Alerts

New Antitrust Policy Gives Credit to All Cooperators

Alerts / August 21, 2019

On July 11, 2019, the Department of Justice (“DOJ”) Antitrust Division announced a new policy to encourage companies to invest in comprehensive and effective antitrust compliance programs. The Antitrust Division’s new policy represents a shift from its long-standing Corporate Leniency Policy, which incentivizes companies to self-report antitrust violations.

Since 1993, the DOJ has encouraged timely self-reporting to help root out antitrust violations through its all-or-nothing Leniency Policy. Companies that are first to self-report antitrust violations receive a “total pass” from the DOJ, which includes immunity from criminal charges, non-prosecution agreements for cooperating employees and reduced damages in related civil actions. Any company that self-reports thereafter is not offered any relief, with the DOJ often insisting on guilty pleas, irrespective of the effectiveness of the company’s corporate compliance program or whether the company had taken any remedial actions. Historically, prosecutors claimed it would be counterintuitive to consider a company’s compliance program at the charging stage, since antitrust violations involved the entire business, and the DOJ had never recommended a reduction at the sentencing stage for an effective compliance program.

Now, prosecutors will consider a company’s compliance program at the charging stage, creating the potential for companies that invest in their compliance programs to receive a deferred prosecution agreement (but specifically not a non-prosecution agreement), regardless of whether they qualify under the Corporate Leniency Program. Compliance programs may also be considered in the sentencing phase either by reducing the company’s culpability score, mitigating the amount of the fine, or in determining whether the company should be granted probation.

As part of this new policy, the Antitrust Division has released, for the first time, a public guidance document explaining how compliance programs will be evaluated in the charging and sentencing phases. The division’s guidance begins with three basic questions for prosecutors to consider: (1) does the company’s compliance program address and prohibit criminal antitrust violations? (2) did the antitrust compliance program detect and facilitate prompt reporting of the violation? and (3) to what extent was a company’s senior management involved in the violation?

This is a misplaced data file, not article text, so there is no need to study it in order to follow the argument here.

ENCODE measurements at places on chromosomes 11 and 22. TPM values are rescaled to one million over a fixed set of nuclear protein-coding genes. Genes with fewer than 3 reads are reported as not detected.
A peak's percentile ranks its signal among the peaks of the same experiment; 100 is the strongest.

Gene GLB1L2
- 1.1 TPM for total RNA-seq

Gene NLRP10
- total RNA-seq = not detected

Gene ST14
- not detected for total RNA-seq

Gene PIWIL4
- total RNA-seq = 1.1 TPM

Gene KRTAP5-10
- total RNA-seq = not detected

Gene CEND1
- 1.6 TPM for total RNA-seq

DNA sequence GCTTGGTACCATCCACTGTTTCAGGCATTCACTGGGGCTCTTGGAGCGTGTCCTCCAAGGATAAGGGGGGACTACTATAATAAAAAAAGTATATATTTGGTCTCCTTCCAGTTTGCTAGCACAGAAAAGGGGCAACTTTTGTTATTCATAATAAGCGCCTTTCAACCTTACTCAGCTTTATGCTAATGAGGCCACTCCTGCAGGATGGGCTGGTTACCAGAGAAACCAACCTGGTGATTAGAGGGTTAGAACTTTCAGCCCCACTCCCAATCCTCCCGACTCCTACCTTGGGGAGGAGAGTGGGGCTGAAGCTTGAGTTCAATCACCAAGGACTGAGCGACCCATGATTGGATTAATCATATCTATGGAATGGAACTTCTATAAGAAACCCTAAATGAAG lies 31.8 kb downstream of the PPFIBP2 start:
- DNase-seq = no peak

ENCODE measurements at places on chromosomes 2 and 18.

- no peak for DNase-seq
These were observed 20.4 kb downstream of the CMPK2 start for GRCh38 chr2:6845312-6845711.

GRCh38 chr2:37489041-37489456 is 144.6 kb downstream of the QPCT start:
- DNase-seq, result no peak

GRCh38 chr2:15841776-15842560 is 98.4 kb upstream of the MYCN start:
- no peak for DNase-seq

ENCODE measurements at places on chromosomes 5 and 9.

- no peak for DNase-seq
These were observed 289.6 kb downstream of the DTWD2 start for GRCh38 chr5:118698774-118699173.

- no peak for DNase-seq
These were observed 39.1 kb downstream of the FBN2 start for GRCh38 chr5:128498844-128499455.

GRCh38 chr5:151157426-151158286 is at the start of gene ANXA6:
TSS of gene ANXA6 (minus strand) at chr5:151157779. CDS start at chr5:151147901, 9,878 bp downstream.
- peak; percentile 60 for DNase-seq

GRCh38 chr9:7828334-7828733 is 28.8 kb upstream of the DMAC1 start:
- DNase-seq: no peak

In the new guidance document, the Antitrust Division outlined the factors that it will consider in evaluating the effectiveness of a company’s compliance program. These factors include:

  • An effective and comprehensive design and implementation integrated throughout the business.
  • Senior management’s commitment to “good corporate citizenship.”
  • Executives with the autonomy and authority to allocate adequate resources allocated to the program in accordance with the company’s structure and size.
  • Controls implemented to identify and remediate “antitrust risk.”
  • Appropriate training of and communication with employees.
  • Monitoring and periodic revision of the program.
  • Anonymous reporting outlets.
  • Internal incentives and disciplinary actions to deter antitrust violations.
  • Remediation efforts subsequent to discovery.

Companies should aim to model their programs around these specific factors.

In abandoning its all-or-nothing approach, the Antitrust Division now provides a moderate middle ground for companies that proactively take steps to avoid antitrust issues. For a company to best position itself to address the DOJ’s new guidelines, we recommend consulting with outside counsel to review and update existing antitrust compliance programs and, where necessary, design and implement effective new policies, training, and internal controls.

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